• A Plastic Ocean investigates the environmental impact of plastic waste and pollution on the world’s oceans and highlights some of the solutions to these threats. The documentary discusses the devastating effect humans’ plastic consumption has on wildlife, as well as their habitats and food sources.
  • Chasing Coral follows a team of divers, photographers and scientists who explore the reasons why coral reefs around the world are vanishing at such a fast rate.
  • The True Cost explores the global fast fashion industry and the detrimental impact it is having on our planet and people. The film provides an insight into the people and places making our clothes.


  • Okja is an emotive action-adventure film which tells the story of a young girl who befriends a genetically modified superpig. The film addresses the environmental impact of corporate greed.
  • Carnage is a mockumentary by Simon Amstell set in 2067, where the whole of the UK is now vegan and older generations feel guilty for their meat-eating past.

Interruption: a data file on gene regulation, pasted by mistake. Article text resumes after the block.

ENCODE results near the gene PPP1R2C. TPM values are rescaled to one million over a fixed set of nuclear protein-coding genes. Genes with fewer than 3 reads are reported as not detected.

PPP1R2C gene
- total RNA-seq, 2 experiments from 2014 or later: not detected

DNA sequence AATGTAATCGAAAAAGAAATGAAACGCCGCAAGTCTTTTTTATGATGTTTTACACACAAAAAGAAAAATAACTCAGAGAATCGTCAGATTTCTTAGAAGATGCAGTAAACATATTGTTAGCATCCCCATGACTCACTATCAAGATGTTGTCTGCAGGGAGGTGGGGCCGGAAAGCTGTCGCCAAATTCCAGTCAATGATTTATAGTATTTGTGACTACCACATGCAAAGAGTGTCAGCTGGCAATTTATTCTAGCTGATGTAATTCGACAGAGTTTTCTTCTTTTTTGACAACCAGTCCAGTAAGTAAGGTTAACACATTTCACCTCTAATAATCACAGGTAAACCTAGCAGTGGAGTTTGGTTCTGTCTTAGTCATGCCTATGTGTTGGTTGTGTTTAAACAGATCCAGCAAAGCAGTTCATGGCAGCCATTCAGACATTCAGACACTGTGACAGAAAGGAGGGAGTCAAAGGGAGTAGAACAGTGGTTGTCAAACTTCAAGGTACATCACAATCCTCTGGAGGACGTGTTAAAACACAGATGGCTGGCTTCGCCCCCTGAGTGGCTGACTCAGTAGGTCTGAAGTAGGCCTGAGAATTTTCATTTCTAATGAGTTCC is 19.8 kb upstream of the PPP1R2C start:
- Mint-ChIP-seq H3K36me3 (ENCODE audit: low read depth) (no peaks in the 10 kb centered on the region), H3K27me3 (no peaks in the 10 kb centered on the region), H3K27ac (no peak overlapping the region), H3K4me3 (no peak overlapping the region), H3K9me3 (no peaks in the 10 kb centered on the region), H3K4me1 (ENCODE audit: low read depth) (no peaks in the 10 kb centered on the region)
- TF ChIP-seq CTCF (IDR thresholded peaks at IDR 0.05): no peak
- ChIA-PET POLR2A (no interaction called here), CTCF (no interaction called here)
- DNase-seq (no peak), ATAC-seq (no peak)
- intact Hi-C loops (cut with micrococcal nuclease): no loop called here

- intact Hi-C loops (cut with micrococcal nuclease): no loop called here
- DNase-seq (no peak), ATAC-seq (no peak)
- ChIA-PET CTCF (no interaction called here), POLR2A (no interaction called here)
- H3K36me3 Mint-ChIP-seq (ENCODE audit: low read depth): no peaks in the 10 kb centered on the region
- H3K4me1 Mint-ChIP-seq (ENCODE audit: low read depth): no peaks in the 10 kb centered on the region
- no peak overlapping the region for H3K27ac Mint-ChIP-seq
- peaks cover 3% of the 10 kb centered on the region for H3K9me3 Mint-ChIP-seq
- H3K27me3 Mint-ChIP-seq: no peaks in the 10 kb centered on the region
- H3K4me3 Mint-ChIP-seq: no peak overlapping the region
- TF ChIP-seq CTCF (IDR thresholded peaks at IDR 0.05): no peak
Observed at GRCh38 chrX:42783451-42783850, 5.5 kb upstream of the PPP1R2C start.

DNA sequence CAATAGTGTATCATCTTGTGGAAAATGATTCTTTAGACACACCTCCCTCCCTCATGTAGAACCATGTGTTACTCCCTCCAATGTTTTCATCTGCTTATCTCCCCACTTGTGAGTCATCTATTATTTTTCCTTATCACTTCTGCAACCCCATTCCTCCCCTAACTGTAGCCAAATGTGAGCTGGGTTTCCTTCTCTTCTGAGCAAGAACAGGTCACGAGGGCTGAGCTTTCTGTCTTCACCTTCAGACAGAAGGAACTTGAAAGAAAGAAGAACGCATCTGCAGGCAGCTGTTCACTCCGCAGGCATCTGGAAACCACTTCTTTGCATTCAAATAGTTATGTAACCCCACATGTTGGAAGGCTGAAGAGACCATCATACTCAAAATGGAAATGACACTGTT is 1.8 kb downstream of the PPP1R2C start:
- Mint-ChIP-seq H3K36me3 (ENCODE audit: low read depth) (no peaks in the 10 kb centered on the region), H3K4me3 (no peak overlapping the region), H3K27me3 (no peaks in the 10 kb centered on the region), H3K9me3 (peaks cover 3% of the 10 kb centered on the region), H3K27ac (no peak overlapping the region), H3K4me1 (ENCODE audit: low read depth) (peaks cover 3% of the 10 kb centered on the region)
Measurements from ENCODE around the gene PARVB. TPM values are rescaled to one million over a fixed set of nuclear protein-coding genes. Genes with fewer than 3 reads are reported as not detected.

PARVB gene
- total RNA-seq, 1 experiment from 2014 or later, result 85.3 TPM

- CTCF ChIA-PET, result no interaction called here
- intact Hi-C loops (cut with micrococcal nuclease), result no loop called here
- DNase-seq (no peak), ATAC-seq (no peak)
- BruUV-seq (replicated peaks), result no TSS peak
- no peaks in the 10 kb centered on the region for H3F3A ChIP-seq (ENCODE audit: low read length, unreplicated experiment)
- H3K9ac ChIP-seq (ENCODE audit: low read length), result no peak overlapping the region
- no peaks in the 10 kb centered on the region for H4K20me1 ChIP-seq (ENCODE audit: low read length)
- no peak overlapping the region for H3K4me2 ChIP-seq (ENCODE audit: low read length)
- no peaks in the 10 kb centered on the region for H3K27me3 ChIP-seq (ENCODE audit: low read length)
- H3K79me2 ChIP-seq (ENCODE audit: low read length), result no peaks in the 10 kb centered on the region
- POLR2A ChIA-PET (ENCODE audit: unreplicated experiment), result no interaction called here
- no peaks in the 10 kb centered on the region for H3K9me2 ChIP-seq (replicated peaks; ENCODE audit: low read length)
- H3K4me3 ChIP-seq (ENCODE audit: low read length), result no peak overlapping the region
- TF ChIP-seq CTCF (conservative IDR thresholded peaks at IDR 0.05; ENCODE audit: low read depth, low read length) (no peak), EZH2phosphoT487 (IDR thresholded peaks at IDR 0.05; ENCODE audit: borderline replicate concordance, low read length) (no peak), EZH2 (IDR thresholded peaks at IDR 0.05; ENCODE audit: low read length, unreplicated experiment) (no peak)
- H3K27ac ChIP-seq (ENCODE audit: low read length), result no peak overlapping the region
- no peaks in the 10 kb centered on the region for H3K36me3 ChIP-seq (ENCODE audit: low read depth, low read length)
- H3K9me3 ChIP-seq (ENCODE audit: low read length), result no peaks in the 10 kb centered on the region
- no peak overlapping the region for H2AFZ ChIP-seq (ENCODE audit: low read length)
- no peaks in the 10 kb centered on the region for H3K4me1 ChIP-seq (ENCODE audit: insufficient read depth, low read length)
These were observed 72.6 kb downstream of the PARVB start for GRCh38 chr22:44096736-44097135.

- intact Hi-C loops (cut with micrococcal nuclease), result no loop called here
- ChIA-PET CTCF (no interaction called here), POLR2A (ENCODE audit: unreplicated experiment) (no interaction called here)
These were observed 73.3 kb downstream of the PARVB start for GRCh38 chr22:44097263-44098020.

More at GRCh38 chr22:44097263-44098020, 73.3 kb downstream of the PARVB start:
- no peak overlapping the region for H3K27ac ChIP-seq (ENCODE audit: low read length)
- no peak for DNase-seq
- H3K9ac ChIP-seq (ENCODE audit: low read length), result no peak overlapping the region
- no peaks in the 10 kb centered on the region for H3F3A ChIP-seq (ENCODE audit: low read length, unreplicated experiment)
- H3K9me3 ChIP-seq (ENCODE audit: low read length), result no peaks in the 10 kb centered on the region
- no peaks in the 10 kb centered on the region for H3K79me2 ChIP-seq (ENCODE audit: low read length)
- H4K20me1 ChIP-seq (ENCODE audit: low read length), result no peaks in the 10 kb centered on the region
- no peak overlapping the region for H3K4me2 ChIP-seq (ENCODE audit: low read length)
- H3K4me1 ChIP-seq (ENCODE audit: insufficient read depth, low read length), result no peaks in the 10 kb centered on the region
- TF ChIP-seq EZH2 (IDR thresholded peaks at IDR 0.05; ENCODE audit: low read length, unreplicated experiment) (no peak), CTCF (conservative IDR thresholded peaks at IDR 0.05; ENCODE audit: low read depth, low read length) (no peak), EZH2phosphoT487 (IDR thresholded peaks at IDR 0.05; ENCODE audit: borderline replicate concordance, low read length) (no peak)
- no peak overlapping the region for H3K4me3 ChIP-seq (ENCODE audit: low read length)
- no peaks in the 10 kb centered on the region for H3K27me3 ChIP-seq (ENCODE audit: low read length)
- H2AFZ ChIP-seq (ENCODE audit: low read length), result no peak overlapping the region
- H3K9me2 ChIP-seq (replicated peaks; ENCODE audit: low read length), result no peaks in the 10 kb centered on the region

Clients we have worked with

We love working with clients who share the same outlook as us, and we are forever inspired by the actions they take to reduce their impact on the environment. Below are just a couple of examples of companies we’ve been lucky enough to work with, who are committed to protecting our planet:

  • AnywhereWorks’ instant messaging app allows teams to connect and contribute to projects seamlessly whilst working remotely. By enabling people to reduce or cut out their commutes, they are helping to reduce carbon emissions. Moreover, AnywhereWorks plant trees for new clients and employees and have planted almost 170,000 trees as of February 2020.
  • Indigo Ag aims to transform the agricultural system, address climate change and make farming more sustainable by creating more value across the supply chain. Their use of microbiology, machine learning and digital technologies help to make agriculture more sustainable.
  • Seagrass Restoration Scotland is a non-profit organisation which aims to fight against climate change by restoring the important ecosystem of seagrass in Scotland.
The entrance to the AnywhereWorks co-working space.
Photograph by Alix McIntosh.

We’re always looking for new ideas to help us protect our planet. If you have any recommendations for sustainable resources that have inspired you, please contact us and let us know – we’d love to add them to our list.